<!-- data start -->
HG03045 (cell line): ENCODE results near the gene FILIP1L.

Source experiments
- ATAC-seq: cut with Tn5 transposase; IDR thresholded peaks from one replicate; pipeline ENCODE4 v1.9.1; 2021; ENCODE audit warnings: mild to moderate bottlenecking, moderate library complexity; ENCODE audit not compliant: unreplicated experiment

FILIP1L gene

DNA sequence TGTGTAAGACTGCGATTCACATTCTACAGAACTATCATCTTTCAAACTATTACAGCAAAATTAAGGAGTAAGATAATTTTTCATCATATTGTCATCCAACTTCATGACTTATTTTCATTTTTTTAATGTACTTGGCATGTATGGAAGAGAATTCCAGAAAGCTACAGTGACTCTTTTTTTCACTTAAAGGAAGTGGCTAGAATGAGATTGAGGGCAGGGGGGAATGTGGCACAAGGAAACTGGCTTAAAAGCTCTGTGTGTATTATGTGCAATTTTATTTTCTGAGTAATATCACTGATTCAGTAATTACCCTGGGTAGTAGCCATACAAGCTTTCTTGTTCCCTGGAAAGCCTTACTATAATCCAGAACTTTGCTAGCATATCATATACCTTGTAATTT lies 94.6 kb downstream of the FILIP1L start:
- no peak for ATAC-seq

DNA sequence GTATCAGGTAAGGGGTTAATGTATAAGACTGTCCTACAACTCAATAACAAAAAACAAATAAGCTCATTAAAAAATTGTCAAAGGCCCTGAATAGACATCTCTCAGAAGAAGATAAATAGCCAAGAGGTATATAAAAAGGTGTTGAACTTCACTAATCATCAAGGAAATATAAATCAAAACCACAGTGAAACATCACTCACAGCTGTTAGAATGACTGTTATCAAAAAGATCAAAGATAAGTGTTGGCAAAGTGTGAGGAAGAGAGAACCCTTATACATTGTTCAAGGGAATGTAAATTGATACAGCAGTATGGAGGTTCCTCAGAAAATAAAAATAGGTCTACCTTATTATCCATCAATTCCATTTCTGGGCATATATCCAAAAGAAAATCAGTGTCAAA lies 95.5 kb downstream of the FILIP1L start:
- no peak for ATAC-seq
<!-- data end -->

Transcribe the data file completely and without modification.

HG03045 (cell line): ENCODE results near the gene FILIP1L.

Source experiments
- ATAC-seq: cut with Tn5 transposase; IDR thresholded peaks from one replicate; pipeline ENCODE4 v1.9.1; 2021; ENCODE audit warnings: mild to moderate bottlenecking, moderate library complexity; ENCODE audit not compliant: unreplicated experiment

FILIP1L gene

DNA sequence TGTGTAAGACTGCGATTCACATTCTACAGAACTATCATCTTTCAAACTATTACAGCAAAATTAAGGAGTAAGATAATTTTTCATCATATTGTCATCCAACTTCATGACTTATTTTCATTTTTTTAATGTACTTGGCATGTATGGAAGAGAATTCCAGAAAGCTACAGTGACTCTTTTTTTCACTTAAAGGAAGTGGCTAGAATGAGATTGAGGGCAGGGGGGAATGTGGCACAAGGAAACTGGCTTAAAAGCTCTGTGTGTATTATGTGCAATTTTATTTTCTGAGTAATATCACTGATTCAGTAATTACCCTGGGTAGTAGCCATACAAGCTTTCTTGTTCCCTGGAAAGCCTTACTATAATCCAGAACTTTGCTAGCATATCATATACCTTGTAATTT lies 94.6 kb downstream of the FILIP1L start:
- no peak for ATAC-seq

DNA sequence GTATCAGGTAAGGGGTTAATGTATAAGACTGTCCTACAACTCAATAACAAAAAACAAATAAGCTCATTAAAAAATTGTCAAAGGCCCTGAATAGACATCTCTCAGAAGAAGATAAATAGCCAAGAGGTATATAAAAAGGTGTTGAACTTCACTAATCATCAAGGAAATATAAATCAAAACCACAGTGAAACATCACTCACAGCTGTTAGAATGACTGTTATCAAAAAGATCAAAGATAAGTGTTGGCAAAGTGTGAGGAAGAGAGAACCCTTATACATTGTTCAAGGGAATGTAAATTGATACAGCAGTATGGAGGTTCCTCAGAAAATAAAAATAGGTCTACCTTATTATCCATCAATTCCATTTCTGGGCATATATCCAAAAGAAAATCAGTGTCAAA lies 95.5 kb downstream of the FILIP1L start:
- no peak for ATAC-seq